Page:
Putting an enormous emphasis on his words, he said that what we call the senses in organisms is nothing but degrees of awareness. He maintained that if we accept that the senses are the dark sea of awareness, we have to admit that the interpretation that the senses make of sensory data is also the dark sea of awareness. He explained at length that to face the world around us in the terms that we do is the result of the interpretation system of mankind with which every human being is equipped. He also said that every organism in existence has to have an interpretation system that permits it to function in its surroundings.
“The sorcerers who came after the apocalyptic upheavals I told you about,” he continued, “saw that at the moment of death, the dark sea of awareness sucked in, so to speak, through the assemblage point, the awareness of living creatures. They also saw that the dark sea of awareness had a moment’s, let’s say, hesitation when it was faced with sorcerers who had done a recounting of their lives. Unbeknownst to them, some had done it so thoroughly that the dark sea of awareness took their awareness in the form of their life experiences, but didn’t touch their life force. Sorcerers had found out a gigantic truth about the forces of the universe: The dark sea of awareness wants only our life experiences, not our life force.”
The premises of don Juan’s elucidation were incomprehensible to me. Or perhaps it would be more accurate to say that I was vaguely and yet deeply cognizant of how functional the premises of his explanation were.
“Sorcerers believe,” don Juan went on, “that as we recapitulate our lives, all the debris, as I told you, comes to the surface. We realize our inconsistencies, our repetitions, but something in us puts up a tremendous resistance to recapitulating. Sorcerers say that the road is free only after a gigantic upheaval, after the appearance on our screen of the memory of an event that shakes our foundations with its terrifying clarity of detail. It’s the event that drags us to the actual moment that we lived it. Sorcerers call that event the usher, because from then on every event we touch on is relived, not merely remembered.
“Walking is always something that precipitates memories,” don Juan went on. “The sorcerers of ancient Mexico believed that everything we live we store as a sensation on the backs of the legs. They considered the backs of the legs to be the warehouse of man’s personal history. So, let’s go for a walk in the hills now.” We walked until it was almost dark.
“I think I have made you walk long enough,” don Juan said when we were back at his house, “to have you ready to begin this sorcerers’ maneuver of finding an usher: an event in your life that you will remember with such clarity that it will serve as a spotlight to illuminate everything else in your recapitulation with the same, or comparable, clarity. Do what sorcerers call recapitulating pieces of a puzzle. Something will lead you to remember the event that will serve as your usher.”
The clarity of the usher brought a new impetus to my recapitulation. A new mood replaced the old one. From then on, I began to recollect events in my life with maddening clarity. It was exactly as if a barrier had been built inside me that had kept me holding rigidly on to meager and unclear memories, and the usher had smashed it. My memory faculty had been for me, prior to that event, a vague way of referring to things that had happened, but which I wanted most of the time to forget. Basically, I had no interest whatsoever in remembering anything of my life.
Therefore, I honestly saw absolutely no point in this futile exercise of recapitulating, which don Juan had practically imposed on me. For me, it was a chore that tired me instantly and did nothing but point out my incapacity for concentrating.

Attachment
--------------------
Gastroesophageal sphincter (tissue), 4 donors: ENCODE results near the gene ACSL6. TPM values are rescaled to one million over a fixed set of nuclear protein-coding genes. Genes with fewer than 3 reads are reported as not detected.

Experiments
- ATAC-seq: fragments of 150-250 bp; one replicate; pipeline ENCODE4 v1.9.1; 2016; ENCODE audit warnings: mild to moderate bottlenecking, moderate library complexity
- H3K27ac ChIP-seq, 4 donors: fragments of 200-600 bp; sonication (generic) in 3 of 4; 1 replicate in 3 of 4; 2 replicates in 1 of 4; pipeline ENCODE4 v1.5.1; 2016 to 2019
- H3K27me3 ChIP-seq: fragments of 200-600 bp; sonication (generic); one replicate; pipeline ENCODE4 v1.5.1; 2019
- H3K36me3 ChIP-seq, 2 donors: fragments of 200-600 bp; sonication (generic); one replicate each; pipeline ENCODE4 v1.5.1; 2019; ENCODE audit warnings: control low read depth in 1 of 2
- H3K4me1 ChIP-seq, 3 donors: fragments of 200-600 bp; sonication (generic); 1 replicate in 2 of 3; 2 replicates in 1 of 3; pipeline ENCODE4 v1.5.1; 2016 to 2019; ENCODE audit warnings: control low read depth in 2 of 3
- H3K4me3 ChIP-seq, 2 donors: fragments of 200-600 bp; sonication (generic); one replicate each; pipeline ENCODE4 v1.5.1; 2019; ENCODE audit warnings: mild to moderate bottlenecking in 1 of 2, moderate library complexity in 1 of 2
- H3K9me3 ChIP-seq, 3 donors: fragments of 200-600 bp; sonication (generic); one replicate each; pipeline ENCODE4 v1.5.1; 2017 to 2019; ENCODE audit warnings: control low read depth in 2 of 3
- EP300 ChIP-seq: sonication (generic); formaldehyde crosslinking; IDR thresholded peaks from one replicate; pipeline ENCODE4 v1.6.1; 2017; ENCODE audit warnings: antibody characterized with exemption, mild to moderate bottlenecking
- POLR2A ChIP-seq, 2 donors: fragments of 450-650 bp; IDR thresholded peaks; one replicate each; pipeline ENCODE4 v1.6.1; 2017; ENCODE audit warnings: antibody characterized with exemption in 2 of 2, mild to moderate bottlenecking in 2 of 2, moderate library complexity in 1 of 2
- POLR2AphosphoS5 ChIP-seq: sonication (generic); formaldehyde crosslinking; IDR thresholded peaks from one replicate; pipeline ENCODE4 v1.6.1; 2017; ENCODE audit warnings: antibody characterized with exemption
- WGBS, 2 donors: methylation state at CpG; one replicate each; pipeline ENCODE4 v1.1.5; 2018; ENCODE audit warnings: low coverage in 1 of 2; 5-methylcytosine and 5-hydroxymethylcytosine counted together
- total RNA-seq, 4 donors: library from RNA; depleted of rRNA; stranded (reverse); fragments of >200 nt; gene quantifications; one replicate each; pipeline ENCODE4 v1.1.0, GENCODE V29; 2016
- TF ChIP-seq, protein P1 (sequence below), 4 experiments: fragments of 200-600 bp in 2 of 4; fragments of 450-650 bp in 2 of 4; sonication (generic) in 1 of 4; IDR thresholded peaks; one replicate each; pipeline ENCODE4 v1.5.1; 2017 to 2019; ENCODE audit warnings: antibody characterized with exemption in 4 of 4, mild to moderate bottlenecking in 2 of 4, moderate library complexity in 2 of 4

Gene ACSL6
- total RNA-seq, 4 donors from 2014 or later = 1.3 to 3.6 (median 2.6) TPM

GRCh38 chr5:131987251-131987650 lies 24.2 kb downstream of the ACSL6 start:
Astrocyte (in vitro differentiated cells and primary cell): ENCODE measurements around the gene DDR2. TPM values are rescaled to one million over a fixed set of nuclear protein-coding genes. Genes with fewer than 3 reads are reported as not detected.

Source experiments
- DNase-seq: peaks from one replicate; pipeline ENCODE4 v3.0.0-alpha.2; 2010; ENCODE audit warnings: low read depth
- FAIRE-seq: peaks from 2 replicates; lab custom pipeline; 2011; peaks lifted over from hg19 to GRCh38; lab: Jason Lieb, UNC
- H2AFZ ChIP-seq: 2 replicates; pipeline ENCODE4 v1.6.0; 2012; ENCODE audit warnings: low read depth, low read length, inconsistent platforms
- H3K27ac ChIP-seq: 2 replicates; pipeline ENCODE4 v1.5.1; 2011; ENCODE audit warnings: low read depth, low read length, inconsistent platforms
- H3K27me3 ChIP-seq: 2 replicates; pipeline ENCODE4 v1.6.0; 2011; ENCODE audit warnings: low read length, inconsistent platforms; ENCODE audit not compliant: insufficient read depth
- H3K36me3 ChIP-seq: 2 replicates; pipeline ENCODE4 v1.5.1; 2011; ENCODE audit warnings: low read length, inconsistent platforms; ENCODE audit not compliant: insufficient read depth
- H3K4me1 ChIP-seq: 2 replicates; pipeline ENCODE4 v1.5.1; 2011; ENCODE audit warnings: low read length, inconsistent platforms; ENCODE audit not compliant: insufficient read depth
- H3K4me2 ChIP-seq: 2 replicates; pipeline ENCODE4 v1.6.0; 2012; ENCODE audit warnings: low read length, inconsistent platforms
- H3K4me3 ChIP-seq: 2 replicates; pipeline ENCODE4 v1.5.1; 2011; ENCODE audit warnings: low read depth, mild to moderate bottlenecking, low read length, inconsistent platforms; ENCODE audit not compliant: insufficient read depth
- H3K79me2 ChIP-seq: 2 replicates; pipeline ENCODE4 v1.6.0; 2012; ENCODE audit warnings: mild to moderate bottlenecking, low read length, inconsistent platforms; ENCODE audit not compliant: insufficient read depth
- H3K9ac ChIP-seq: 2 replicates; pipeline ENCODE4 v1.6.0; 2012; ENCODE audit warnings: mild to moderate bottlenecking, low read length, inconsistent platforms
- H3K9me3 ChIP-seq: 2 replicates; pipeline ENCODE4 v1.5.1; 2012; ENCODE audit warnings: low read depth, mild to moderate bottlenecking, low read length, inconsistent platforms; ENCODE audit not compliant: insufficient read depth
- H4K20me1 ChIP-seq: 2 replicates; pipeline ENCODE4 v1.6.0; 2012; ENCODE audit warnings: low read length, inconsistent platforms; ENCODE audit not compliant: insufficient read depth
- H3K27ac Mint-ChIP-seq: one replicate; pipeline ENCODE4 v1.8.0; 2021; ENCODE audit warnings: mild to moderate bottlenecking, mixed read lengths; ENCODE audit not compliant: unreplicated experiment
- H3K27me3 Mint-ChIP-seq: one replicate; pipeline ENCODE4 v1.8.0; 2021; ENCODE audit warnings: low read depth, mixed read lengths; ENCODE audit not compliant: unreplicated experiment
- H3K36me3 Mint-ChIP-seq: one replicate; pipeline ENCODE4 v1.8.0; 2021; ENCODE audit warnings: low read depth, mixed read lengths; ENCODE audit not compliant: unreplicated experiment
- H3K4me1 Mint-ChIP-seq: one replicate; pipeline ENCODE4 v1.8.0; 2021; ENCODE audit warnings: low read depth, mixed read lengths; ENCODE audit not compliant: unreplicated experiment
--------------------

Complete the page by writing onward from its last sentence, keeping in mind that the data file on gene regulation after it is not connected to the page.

I had dutifully made, nevertheless, lists of people, and I had engaged in a haphazard effort of quasi-remembering my interactions with them. My lack of clarity in bringing those people into focus didn’t dissuade me. I fulfilled what I considered to be my duty, regardless of the way I really felt. With practice, the clarity of my recollection improved, I thought remarkably. I was able to descend, so to speak, on certain choice events with a fair amount of keenness that was at once scary and rewarding. After don Juan presented me with the idea of the usher, however, the power of my recollection became something for which I had no name.
Following my list of people made the recapitulation extremely formal and exigent, the way don Juan wanted it. But from time to time, something in me got loose, something that forced me to focus on events unrelated to my list, events whose clarity was so maddening that I was caught and submerged in them, perhaps even more intensely than I had been when I had lived the experiences themselves. Every time I recapitulated in such a fashion, I had a degree of detachment which allowed me to see things I had disregarded when I had really been in the throes of them.
After another long silence, don Juan explained that the sorcerers of ancient Mexico believed that, as he had told me already, we had two minds, and only one of them was truly ours. I had always understood don Juan as saying that there were two parts to our minds, and one of them was always silent because expression was denied to it by the force of the other part. Whatever don Juan had said, I had taken as a metaphorical way to explain, perhaps, the apparent dominance of the left hemisphere of the brain over the right, or something of the like.
“There is a secret option to the recapitulation” , don Juan said.
“Just like I told you that there is a secret option to dying, an option that only sorcerers take. In the case of dying, the secret option is that human beings could retain their life force and relinquish only their awareness, the product of their lives. In the case of the recapitulation, the secret option that only sorcerers take is to choose to enhance their true minds.
“The haunting memory of your recollections,” he went on, “could come only from your true mind. The other mind that we all have and share is, I would say, a cheap model: economy strength, one size fits all. But this is a subject that we will discuss later. What is at stake now is the advent of a disintegrating force. But not a force that is disintegrating you-I don’t mean it that way. It is disintegrating what the sorcerers call the foreign installation, which exists in you and in every other human being. The effect of the force that is descending on you, which is disintegrating the foreign installation, is that it pulls sorcerers out of their syntax.”